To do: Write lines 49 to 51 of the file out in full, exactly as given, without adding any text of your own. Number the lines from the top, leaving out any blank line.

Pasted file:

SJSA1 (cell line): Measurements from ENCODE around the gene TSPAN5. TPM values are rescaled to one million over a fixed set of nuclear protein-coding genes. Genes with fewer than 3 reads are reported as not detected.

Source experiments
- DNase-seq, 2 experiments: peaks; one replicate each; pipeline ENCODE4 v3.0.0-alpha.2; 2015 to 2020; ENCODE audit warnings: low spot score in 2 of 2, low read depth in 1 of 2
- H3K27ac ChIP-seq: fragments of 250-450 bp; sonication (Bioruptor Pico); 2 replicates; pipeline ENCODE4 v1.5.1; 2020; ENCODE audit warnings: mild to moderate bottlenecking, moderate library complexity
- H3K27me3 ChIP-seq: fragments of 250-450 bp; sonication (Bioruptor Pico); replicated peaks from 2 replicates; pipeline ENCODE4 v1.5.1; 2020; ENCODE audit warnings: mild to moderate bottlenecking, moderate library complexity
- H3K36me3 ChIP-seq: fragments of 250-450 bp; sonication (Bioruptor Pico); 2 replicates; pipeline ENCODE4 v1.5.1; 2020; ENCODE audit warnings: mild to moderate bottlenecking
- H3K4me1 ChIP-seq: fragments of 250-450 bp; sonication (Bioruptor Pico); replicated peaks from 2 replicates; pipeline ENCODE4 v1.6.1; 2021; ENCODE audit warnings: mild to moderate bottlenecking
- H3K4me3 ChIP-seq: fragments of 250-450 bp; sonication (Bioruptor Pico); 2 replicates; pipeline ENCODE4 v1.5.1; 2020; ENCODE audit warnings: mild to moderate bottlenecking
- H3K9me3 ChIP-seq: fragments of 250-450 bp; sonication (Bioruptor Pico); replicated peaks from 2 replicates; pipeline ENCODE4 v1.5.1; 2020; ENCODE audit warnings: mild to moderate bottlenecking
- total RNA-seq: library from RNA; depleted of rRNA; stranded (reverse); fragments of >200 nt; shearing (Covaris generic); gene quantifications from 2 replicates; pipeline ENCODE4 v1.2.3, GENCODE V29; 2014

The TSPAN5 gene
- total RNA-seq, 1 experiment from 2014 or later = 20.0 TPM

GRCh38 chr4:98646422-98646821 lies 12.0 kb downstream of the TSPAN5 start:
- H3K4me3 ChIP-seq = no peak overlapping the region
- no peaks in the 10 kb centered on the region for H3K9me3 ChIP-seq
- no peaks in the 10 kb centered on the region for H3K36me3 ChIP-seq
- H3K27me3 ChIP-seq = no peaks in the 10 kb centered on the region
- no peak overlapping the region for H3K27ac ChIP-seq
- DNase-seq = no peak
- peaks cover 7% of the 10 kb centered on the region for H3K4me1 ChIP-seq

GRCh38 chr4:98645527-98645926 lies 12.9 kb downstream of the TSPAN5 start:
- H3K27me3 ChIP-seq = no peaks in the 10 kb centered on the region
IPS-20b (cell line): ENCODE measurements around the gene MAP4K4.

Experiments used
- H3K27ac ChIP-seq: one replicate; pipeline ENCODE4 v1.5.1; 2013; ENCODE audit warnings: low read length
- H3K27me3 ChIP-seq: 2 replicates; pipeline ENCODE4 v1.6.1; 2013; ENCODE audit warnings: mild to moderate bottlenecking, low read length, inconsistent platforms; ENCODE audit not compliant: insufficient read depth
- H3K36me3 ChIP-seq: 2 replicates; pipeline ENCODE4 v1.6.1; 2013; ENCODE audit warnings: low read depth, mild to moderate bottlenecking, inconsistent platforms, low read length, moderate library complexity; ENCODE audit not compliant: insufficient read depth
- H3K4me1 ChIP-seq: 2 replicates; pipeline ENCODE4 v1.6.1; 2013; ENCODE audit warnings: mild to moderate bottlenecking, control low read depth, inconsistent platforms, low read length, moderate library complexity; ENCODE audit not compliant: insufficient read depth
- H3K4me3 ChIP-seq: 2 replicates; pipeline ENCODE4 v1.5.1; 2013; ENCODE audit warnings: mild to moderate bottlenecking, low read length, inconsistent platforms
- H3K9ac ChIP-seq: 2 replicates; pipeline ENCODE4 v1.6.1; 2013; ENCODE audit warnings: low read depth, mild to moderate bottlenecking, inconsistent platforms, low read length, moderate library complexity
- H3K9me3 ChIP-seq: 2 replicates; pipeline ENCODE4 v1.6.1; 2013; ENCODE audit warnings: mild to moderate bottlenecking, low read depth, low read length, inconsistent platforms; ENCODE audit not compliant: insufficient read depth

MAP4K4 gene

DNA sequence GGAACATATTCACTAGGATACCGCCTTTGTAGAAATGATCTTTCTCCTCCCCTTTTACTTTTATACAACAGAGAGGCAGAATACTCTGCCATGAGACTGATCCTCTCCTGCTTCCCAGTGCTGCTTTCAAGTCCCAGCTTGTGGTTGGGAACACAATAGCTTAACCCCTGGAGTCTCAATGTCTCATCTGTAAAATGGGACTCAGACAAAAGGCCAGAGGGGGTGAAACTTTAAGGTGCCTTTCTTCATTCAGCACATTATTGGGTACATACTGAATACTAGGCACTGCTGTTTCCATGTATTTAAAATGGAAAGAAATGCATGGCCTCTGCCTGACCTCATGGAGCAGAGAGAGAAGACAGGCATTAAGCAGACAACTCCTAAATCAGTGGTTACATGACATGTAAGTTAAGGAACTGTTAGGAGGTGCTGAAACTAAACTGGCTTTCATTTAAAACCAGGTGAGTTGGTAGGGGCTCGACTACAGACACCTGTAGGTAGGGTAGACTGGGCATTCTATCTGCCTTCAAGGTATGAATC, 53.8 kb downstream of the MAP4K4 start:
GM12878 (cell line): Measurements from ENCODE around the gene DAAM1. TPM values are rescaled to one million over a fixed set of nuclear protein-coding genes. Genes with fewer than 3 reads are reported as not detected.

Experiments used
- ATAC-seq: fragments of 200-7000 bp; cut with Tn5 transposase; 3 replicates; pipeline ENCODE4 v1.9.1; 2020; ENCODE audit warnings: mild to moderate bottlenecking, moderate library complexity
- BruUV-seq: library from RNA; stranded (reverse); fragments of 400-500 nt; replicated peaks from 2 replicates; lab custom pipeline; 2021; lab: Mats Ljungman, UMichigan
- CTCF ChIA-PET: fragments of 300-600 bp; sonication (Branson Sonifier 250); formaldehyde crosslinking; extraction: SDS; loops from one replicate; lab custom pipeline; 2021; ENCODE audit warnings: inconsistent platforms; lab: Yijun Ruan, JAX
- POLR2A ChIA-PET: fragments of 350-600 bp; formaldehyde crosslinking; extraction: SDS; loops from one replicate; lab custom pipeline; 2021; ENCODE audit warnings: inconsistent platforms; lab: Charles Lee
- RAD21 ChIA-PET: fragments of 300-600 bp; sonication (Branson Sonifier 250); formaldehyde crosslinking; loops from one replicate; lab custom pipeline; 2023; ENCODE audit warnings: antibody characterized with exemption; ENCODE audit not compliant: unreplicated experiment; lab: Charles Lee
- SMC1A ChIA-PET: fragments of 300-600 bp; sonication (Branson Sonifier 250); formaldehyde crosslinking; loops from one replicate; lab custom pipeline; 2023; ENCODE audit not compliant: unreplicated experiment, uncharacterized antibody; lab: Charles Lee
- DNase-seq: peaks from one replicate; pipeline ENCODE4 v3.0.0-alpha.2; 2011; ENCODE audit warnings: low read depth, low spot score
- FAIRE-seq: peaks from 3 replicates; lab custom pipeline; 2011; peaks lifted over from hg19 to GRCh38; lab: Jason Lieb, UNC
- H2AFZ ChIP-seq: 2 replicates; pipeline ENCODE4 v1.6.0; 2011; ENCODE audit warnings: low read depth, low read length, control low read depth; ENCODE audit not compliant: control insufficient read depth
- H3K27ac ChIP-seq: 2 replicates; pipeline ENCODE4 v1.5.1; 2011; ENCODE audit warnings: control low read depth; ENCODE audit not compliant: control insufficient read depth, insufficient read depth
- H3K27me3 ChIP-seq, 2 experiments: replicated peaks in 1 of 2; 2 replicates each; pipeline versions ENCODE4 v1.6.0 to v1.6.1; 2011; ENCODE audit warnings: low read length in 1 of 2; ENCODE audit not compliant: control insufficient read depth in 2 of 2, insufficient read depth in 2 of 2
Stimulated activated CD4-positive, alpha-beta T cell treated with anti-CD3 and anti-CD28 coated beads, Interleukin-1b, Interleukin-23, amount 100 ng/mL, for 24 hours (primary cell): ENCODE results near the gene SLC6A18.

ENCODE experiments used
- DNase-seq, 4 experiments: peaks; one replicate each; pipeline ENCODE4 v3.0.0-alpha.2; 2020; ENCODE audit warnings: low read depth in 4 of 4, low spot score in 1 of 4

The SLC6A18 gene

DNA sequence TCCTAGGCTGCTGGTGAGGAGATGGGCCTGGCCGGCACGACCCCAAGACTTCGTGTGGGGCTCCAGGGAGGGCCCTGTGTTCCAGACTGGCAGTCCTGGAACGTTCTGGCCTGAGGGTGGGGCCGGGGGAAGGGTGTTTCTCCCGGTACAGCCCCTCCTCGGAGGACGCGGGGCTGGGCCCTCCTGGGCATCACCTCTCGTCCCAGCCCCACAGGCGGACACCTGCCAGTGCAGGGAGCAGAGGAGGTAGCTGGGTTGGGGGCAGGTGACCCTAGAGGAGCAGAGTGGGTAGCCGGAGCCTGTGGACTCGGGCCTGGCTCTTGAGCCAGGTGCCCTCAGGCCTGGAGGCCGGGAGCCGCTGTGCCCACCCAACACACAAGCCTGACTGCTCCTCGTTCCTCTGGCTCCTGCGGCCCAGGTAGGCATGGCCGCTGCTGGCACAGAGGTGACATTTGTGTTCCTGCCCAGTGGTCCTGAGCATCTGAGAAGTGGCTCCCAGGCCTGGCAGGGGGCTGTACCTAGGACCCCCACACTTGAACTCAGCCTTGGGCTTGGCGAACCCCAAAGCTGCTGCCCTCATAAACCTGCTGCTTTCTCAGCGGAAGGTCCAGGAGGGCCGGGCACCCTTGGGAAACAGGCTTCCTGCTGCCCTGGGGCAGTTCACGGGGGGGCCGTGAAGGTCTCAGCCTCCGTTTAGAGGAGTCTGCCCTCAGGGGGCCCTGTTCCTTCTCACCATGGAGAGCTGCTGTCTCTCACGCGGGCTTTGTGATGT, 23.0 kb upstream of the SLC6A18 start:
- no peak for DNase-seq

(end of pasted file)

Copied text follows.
- DNase-seq, 4 experiments: peaks; one replicate each; pipeline ENCODE4 v3.0.0-alpha.2; 2020; ENCODE audit warnings: low read depth in 4 of 4, low spot score in 1 of 4

The SLC6A18 gene

DNA sequence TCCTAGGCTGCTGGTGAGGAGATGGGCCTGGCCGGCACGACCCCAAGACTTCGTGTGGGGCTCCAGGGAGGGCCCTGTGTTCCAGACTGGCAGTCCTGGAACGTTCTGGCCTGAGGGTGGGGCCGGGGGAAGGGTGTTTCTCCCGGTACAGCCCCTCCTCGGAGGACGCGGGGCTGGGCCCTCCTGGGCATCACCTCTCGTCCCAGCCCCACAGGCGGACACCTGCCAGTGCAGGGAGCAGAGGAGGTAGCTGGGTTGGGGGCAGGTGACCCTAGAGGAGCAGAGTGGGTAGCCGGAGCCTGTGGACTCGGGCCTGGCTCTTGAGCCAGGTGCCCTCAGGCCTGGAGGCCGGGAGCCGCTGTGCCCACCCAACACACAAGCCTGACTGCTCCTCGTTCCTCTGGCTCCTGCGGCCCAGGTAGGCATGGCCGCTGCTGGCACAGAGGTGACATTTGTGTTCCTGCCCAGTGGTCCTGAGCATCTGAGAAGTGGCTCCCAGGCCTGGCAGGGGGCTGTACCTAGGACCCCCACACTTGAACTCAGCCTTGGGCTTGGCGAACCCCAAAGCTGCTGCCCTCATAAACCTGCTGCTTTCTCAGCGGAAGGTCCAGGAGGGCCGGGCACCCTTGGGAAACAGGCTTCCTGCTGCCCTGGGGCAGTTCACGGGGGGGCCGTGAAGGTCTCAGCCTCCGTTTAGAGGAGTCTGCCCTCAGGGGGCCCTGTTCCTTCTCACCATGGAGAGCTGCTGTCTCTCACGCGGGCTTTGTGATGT, 23.0 kb upstream of the SLC6A18 start: